The 80% to 125% range prescribed in IAS 39 has been replaced by a more objective test based on internal risk strategies.
Testing hedge effectiveness
In order to qualify to use the hedge accounting rules the hedging relationship must be effective and in line with the documentation prepared at inception. IFRS 9 does not specify a method for assessing whether the hedging relationship meets the effectiveness requirements documented. However examples may include:
- Critical terms analysis cash flow hedge reserve
- Dollar offset test cash flow hedge reserve
- Regression analysis. cash flow hedge reserve
The testing of the effectiveness shall be performed at least annually at the reporting date, but on a quarterly basis is considered the most appropriate approach.
Example and journal entries
On 1 December 2015, Platform, Inc. entered into a 1-year contract with a multinational financial services giant to provide air transport to its executives. Under the contract, Platform will be paid EUR 1,000 per kilometer for 12,000 minimum guaranteed kilometers per annum. Payment shall be made at the end of each quarter.
Platform obtained an aircraft on a wet lease (i.e. a lease of aircraft together with crew and maintenance, etc.). Since almost all of Platform’s costs are denominated in USD, it enters into a 3-month forward contract to sell EUR 3,000,000 forward at USD1.5/EUR.
At its financial year end, i.e. 31 December 2015, USD had appreciated to 1.45/EUR and the company had operated a total of 1,000 kilometers over the one-month period.
By end of February 2016, i.e. at the end of first quarter, the company had provided services for 3,100 kilometers. Exchange rate at the quarter end was USD1.44/EUR.
This is a cash flow hedge because Platform is looking to hedge the risk of variability of its cash flows i.e. revenue. The hedging instrument is the forward contract while the hedged instrument is the cash flows from services contract. cash flow hedge reserve
Based on 1,000 kilometers operated in the first month i.e. December 2015, Platform expects to operates 3,000 kilometers in the first quarter and earn EUR 3,000,000 (3,000 * EU1,000). USD value of the expected kilometers @ the year-end exchange rate of USD1.45/EUR amounts to $4,350,000 against initial forecast of $4,500,000 (EUR 3,000,00*1.5).
The adverse movement in the cash flows due to currency fluctuation amounts to USD $150,000 ($4,500,000 – $4,350,000). This loss in future cash flows from foreign exchange movement is offset by the gain on hedging instrument. The hedging instrument entitles Platform to convert EUR 3,000,000 at USD1.5/EUR even though EUR depreciated over the one month.
The gain on forward contract is $150,000 (EUR3,000,000 * (1.5 – 1.45)). The hedging instrument exactly offsets the movement of the cash flows expectation and is totally effective, hence, it should be recognized in other comprehensive income.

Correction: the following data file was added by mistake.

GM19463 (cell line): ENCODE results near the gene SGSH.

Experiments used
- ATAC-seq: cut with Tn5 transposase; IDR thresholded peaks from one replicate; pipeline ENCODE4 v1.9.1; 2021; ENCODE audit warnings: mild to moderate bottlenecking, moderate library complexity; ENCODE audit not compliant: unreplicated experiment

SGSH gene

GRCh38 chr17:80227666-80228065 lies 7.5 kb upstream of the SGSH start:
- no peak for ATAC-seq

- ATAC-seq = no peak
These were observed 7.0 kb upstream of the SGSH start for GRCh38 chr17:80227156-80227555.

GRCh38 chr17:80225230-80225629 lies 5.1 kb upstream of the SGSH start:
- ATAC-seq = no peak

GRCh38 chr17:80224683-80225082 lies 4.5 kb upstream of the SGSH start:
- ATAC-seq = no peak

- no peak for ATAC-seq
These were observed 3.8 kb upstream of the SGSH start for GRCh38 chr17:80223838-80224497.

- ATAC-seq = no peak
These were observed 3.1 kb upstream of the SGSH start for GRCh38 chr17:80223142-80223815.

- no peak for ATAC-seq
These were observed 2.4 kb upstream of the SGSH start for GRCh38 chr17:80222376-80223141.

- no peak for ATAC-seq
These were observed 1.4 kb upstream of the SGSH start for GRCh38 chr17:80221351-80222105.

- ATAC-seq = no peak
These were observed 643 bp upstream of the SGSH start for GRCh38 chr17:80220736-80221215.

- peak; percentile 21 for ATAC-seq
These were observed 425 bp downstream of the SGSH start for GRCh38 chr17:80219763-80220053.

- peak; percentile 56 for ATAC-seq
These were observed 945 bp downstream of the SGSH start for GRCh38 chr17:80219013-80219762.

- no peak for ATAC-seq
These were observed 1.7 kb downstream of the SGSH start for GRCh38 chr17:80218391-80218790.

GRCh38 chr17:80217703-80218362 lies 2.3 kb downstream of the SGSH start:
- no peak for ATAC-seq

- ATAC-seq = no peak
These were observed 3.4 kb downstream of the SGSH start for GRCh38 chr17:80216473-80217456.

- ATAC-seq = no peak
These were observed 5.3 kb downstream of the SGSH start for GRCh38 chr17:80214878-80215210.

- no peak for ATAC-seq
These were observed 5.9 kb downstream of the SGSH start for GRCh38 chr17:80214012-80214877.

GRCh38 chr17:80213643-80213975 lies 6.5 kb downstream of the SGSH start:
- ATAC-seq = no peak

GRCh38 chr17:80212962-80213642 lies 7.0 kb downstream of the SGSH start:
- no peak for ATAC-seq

Platform shall make the following journal entry as at 31 December 2015: cash flow hedge reserve
Dr Derivative position – Asset
Cr Other comprehensive income (and allocation in equity to cash flow hedge reserve)
At the end of the first quarter, since the actual kilometers for the quarter were 3,100, the cash flows exposure which required hedging increased to EUR 3,100,000 (=3,100*1,000). The value of forward contract at the end of February would be $180,000 (EUR 3,000,000 * (1.5 – 1.44)). This represents a gain of $30,000 ($180,000 minus $150,000) over the last reporting period.
Actual adverse foreign exchange movement in the revenue transaction was $186,000 (EUR 3,100,000 *(1.5 – 1.44)) which is higher than the favorable movement of $180,000 in the associated hedging instrument. This means the hedging arrangement has been ineffective to the extent of $6,000 (=$186,000 – $180,000). cash flow hedge reserve
Accounting standards require recognition of the lower of cumulative gain or loss in the hedging instrument or in the fair value of the hedged item separately in the other comprehensive income as reserve. The $30,000 favorable movement in the hedging instrument shall be recognized as follows: cash flow hedge reserve
Cr Other comprehensive income (and allocation in equity to cash flow hedge reserve)
At settlement, the whole arrangement is wrapped up as follows: cash flow hedge reserve
Dr Other comprehensive income (and reclassification in equity from cash flow hedge reserve to retained earnings)
Dr Cash 3,000,000 x 1.5 + $100,000 x 1.44 =
Cr Derivative (asset)
Please note that the $6,000 ineffective part of the hedge is reflected in profit and loss through a reduction in revenue, i.e. revenue is calculated by applying the 1.5USD/EUR hedged relationship to only first EUR 3,000,000 chunk and the additional EUR 100,000 are exchanged at USD 1.44/EUR i.e. the prevailing exchange rate. cash flow hedge reserve
See also: The IFRS Foundation